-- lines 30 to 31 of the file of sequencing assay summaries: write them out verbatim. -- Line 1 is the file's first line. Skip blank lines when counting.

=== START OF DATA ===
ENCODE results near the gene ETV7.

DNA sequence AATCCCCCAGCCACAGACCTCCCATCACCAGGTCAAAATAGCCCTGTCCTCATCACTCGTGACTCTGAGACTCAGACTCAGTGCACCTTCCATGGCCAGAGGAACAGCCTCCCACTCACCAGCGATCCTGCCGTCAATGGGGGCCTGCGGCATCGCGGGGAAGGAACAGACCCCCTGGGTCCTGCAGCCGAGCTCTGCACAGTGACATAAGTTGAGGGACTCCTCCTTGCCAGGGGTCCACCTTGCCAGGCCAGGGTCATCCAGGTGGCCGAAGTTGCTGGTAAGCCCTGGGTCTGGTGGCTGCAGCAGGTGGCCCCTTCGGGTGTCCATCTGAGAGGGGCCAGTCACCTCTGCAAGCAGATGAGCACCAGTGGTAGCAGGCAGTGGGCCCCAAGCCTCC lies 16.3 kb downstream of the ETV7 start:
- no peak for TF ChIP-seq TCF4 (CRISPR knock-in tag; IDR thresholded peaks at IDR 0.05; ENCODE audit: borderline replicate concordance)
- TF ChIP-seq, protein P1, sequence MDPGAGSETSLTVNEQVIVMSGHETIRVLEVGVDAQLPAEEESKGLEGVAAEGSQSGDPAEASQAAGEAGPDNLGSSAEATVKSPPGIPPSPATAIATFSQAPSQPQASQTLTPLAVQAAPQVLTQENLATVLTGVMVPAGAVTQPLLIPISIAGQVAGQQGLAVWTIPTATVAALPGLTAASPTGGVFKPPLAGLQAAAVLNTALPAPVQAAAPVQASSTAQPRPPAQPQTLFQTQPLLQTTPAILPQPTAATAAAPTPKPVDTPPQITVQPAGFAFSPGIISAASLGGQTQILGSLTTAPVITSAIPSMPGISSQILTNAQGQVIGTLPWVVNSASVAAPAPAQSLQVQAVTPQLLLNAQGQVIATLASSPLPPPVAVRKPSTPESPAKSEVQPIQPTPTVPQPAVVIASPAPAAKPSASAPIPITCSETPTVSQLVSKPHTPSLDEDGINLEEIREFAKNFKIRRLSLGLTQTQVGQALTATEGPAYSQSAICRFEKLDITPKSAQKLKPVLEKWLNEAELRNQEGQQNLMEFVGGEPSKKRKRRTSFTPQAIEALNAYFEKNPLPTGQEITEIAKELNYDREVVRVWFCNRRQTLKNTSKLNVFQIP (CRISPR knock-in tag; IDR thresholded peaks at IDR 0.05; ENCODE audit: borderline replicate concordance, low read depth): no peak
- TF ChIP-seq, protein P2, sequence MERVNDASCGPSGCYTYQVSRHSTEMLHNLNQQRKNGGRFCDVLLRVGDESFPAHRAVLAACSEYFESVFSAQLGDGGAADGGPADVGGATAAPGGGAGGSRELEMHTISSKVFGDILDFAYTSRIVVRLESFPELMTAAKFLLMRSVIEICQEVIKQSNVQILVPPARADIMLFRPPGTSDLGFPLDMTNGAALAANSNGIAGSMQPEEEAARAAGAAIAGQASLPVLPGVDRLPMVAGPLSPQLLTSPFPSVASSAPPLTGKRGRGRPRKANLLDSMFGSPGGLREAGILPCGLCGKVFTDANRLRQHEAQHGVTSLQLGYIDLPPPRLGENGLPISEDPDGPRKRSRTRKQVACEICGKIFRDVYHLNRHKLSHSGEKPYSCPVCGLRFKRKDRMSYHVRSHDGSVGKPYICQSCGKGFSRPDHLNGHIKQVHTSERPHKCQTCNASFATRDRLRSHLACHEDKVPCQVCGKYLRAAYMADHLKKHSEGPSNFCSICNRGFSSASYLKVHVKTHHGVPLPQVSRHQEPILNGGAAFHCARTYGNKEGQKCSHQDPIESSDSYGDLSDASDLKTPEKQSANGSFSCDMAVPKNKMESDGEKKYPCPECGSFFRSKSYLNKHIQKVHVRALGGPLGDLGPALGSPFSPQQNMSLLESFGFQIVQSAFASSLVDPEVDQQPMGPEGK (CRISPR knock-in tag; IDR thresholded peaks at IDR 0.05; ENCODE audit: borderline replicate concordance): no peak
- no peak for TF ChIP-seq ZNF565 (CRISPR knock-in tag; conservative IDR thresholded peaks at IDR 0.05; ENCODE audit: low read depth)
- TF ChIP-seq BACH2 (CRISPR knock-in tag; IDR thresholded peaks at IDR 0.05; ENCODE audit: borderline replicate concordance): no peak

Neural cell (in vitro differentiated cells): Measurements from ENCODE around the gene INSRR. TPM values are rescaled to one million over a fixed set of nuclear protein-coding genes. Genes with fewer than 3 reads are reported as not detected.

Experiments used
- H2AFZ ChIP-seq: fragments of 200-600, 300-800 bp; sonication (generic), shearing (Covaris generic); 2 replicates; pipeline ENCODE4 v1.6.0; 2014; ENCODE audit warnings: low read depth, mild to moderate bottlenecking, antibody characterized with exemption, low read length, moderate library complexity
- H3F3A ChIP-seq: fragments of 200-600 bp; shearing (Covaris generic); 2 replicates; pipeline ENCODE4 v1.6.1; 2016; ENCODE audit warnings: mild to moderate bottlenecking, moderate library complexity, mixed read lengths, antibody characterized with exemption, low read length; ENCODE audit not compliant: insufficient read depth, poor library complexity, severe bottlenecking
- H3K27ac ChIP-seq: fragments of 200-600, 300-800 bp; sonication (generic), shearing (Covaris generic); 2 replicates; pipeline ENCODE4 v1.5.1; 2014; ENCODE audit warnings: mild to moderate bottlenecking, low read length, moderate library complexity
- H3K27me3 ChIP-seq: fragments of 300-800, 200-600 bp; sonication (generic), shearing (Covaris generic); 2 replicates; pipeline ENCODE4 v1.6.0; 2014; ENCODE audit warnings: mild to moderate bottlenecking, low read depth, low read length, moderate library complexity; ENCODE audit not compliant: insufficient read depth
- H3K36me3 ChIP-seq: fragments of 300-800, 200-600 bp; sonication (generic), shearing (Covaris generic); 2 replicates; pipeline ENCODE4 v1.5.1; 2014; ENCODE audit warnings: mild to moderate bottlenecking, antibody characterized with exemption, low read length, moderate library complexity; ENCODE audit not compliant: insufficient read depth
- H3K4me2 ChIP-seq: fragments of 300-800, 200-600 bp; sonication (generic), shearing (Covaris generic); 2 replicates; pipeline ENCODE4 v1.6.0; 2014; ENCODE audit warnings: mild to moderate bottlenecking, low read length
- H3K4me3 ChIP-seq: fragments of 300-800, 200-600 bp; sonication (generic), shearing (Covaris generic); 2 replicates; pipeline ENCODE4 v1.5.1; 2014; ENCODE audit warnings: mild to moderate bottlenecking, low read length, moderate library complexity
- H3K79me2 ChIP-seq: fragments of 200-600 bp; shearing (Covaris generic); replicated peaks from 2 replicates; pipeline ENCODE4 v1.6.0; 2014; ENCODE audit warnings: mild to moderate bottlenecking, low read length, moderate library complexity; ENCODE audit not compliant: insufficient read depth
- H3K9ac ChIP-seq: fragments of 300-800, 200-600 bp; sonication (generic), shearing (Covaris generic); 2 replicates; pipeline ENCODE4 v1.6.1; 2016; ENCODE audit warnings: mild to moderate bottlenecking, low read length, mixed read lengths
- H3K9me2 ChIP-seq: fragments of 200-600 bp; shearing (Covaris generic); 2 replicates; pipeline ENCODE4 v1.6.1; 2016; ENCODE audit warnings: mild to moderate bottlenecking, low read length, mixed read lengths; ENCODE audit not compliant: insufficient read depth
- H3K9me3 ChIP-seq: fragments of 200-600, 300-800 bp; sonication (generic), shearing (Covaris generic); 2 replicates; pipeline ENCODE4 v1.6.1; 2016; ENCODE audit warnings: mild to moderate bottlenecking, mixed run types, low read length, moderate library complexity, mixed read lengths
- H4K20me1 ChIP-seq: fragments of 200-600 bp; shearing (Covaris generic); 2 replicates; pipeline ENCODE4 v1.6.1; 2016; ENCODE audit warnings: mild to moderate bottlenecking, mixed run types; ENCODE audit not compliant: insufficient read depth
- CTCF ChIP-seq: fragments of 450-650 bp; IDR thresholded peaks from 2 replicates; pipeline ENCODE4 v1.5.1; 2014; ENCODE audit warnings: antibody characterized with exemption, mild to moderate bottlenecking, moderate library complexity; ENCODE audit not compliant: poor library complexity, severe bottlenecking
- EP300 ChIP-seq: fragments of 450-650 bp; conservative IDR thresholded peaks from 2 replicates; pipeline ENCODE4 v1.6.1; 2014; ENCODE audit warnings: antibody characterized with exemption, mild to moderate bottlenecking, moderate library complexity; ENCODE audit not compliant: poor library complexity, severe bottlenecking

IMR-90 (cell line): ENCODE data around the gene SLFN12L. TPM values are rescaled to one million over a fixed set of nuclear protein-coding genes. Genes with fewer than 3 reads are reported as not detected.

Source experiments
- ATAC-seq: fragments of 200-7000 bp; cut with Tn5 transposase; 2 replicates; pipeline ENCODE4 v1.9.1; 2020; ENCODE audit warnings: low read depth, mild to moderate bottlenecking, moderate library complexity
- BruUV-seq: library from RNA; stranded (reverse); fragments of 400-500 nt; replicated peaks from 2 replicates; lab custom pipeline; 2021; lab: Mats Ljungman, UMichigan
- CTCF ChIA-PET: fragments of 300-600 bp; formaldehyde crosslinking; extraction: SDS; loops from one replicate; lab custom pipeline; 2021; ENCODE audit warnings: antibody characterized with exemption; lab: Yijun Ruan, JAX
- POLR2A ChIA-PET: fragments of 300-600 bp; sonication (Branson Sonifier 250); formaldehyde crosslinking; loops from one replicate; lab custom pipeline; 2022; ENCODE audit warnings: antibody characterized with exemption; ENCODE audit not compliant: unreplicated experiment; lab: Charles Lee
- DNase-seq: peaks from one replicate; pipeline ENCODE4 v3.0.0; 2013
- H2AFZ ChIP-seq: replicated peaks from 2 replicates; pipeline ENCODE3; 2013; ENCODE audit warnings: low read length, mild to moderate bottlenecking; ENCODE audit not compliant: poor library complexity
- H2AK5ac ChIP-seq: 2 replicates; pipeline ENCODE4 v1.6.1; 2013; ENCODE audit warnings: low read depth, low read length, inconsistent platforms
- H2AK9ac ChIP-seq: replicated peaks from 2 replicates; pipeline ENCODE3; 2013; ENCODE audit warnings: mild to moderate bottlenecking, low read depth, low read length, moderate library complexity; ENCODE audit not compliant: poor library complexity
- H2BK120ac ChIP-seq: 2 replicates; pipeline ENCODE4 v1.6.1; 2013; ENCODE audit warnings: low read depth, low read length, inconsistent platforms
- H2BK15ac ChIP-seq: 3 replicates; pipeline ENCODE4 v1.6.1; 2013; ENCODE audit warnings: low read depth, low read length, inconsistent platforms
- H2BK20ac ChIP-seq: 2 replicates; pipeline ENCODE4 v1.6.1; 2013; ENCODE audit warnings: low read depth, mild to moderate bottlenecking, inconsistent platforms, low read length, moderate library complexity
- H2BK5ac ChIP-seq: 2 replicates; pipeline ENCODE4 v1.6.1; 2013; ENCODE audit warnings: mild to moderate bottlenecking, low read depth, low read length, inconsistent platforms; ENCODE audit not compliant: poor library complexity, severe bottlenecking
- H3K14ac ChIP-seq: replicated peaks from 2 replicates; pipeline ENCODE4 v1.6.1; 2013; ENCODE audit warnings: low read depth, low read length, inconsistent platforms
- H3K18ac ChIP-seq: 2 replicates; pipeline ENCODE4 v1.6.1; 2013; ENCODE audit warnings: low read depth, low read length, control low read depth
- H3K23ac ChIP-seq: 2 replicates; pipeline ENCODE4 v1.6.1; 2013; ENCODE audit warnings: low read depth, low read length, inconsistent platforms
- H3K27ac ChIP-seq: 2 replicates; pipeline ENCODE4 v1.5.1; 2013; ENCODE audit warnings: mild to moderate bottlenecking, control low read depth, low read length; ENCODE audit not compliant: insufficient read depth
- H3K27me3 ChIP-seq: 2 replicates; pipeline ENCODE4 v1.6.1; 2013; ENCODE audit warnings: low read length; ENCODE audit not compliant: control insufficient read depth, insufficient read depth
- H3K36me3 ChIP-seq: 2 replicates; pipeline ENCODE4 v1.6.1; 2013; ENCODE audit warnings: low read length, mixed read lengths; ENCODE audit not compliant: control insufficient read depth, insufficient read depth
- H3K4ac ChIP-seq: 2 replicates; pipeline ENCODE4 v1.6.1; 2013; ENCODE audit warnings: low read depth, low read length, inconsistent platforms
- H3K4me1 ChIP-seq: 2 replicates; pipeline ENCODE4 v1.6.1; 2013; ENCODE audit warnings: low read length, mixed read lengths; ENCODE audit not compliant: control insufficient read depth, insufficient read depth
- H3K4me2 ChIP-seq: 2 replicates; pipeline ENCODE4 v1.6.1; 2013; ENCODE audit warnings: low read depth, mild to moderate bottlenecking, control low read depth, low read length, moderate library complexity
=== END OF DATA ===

- DNase-seq: peaks from one replicate; pipeline ENCODE4 v3.0.0; 2013
- H2AFZ ChIP-seq: replicated peaks from 2 replicates; pipeline ENCODE3; 2013; ENCODE audit warnings: low read length, mild to moderate bottlenecking; ENCODE audit not compliant: poor library complexity